Foreign resident capital gains withholding – part 7
The knowledge condition is only relevant to purchases of indirect Australian real property interests (other than company title interests) and options and rights to acquire taxable Australian real property or indirect Australian real property interests.
The knowledge condition will be satisfied where the purchaser either:
- knows or has reasonable grounds to believe the vendor is a foreign resident
- does not reasonably believe the vendor is an Australian resident and either
- has a record about the acquisition indicating the vendor has an address outside Australia
- is authorised to provide a financial benefit (for example, make a payment) to a place outside Australia (whether to the vendor or to anybody else).
Evidence for the knowledge condition
A purchaser in applying the knowledge condition must rely upon that information that it is aware of or has access to in making the decision. In some circumstances this will only be the share registry of the target entity whose interests are being acquired by the purchaser.
It would be expected that the purchaser would rely upon the share registry no earlier than as at the date of the offer acceptance. Reliance from this date reduces the possibility that changes in the vendors circumstances would occur up to the date of the transaction so as to change the purchaser’s belief about the vendor had they known of it before taking ownership of the interest in the target.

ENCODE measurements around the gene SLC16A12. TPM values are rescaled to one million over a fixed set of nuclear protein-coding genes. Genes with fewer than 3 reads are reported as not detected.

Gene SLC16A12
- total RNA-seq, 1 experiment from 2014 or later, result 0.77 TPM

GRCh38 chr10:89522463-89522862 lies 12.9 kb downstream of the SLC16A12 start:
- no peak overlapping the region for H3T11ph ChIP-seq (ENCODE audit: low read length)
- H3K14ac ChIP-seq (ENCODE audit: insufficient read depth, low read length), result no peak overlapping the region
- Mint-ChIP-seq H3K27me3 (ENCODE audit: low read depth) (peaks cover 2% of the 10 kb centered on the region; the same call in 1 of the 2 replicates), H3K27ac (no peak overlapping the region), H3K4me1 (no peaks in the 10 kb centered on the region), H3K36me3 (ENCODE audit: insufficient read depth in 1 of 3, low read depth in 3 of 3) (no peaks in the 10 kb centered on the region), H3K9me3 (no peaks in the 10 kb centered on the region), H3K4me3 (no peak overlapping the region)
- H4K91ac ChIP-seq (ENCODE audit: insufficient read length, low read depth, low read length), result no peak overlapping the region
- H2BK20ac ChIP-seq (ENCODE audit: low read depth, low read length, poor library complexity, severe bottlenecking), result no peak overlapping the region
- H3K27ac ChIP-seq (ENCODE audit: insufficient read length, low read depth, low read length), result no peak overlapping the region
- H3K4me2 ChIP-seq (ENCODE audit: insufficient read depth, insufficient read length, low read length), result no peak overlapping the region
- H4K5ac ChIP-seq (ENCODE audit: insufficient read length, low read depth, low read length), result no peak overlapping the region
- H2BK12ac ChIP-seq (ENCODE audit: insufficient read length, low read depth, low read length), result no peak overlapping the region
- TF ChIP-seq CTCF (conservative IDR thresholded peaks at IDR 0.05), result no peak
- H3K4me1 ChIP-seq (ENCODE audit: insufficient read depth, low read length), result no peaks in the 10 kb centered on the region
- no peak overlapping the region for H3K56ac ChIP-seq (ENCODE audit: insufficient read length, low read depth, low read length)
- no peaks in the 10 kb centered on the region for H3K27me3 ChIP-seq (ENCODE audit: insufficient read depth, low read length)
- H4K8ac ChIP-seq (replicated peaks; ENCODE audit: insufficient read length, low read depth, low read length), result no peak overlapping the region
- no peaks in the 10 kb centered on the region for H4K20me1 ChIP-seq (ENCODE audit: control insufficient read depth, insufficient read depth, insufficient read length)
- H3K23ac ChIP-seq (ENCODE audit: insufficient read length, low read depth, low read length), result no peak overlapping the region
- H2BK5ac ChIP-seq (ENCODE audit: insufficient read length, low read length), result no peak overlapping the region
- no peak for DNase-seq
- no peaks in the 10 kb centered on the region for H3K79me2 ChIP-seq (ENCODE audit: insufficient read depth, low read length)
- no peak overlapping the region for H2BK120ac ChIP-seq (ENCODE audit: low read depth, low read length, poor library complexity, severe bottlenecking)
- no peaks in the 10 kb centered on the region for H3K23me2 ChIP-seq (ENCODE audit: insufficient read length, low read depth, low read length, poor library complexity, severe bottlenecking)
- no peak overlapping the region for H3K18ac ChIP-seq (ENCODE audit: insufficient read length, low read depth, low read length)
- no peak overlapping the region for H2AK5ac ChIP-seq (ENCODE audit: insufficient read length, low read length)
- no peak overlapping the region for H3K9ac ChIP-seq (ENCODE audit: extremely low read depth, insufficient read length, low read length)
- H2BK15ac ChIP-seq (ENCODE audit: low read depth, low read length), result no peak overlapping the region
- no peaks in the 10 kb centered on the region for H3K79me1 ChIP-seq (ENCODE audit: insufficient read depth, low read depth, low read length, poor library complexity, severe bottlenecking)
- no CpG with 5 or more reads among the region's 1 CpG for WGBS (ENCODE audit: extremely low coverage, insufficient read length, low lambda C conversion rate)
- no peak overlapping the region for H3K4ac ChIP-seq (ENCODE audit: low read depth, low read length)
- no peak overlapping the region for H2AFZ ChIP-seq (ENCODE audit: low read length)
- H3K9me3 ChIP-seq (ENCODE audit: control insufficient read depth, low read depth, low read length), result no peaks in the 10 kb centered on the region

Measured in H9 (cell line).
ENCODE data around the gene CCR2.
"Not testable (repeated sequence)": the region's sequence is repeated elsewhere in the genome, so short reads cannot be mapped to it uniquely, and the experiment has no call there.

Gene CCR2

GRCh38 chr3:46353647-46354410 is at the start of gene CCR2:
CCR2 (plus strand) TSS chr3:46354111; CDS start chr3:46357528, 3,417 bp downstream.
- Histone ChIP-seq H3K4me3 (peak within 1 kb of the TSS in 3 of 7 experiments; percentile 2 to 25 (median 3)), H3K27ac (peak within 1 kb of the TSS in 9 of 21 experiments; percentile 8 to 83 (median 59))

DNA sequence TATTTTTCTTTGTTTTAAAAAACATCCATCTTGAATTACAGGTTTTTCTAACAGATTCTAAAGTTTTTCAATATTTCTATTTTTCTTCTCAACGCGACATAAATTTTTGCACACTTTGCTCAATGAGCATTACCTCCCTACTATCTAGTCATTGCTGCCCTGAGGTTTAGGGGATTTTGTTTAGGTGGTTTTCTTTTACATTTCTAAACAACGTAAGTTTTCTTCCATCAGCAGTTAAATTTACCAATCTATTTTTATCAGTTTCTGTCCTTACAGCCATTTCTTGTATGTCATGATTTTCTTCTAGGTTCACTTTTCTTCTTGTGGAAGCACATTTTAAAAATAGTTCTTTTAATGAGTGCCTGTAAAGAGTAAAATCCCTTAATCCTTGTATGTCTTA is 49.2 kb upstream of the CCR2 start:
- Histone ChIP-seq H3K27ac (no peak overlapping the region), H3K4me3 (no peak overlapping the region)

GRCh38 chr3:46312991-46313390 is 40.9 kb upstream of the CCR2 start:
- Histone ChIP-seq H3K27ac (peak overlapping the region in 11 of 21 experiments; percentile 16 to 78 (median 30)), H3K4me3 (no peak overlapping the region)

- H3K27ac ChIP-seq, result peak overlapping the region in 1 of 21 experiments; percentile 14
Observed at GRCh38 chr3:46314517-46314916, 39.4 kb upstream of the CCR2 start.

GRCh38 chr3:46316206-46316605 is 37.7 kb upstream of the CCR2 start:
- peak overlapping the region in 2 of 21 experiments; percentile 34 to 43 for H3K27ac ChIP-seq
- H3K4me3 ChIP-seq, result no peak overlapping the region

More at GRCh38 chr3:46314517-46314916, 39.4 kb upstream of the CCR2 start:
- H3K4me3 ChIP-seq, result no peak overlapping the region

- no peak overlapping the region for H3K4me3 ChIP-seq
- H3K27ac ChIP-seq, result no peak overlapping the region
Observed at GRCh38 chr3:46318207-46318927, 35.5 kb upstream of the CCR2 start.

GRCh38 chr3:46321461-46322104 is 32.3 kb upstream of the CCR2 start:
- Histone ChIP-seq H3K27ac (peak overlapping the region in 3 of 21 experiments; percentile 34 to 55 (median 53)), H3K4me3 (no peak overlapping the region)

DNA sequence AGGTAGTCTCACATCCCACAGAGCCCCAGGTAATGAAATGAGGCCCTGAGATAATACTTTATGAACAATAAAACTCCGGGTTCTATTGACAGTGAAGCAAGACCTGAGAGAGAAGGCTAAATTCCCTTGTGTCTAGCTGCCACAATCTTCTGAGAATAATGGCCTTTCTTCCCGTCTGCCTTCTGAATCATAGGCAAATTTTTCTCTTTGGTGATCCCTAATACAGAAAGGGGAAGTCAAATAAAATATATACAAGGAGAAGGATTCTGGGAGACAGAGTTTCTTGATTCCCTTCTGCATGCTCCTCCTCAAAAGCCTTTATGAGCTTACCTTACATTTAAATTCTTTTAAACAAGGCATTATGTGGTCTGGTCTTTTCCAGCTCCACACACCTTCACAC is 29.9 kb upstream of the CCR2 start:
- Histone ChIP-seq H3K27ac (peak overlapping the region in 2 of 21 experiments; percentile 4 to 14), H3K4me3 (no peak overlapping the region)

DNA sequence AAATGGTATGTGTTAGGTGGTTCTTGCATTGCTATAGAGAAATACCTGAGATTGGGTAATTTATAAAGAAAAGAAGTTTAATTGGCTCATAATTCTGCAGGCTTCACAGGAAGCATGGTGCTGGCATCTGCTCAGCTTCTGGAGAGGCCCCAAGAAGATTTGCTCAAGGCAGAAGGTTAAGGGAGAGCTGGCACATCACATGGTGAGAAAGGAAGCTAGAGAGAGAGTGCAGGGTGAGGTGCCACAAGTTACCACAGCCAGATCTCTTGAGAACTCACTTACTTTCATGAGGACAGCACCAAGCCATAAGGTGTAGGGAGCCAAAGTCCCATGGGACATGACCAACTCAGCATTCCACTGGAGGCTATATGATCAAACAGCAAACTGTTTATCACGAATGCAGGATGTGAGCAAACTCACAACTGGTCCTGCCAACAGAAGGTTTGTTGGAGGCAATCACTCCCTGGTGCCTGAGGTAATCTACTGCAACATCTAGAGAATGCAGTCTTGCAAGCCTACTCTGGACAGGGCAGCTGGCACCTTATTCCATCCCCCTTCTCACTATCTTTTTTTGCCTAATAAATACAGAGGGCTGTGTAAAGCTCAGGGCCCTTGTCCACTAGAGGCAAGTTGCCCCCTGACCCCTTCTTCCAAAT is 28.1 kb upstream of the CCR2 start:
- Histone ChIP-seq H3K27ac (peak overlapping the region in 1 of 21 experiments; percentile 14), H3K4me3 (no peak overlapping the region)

Purchasers who are not comfortable determining whether the knowledge condition is satisfied, may seek a vendor declaration confirming the vendor is not a relevant foreign resident.
Failure by the vendor to provide the declaration in these circumstances can be taken by the purchaser as confirmation that the vendor is a relevant foreign resident.
A clearance certificate provides certainty to purchasers regarding their withholding obligations. It confirms the withholding tax is not applicable to the transaction.
The purchaser must withhold 12.5% of the purchase price in transactions involving taxable Australian real property, or an indirect Australian real property interest that provides company title interests, with a market value of $750,000 or more, unless the vendor shows the purchaser a clearance certificate from us.
The ATO process applications in order of date of receipt. To avoid possible delays in your settlement, apply online for a clearance certificate at least 28 days before you require it.
It is the vendor’s responsibility to obtain the clearance certificate and provide it to the purchaser at or before settlement. To avoid unanticipated delays, and to ensure the certificate is valid at the time it is given to the purchaser, vendors seeking a clearance certificate should apply through the online form as early as practical in the sale process.
Without being presented with a valid clearance certificate, the purchaser will be required to remit 12.5% of the purchase price to us if no other exclusions apply.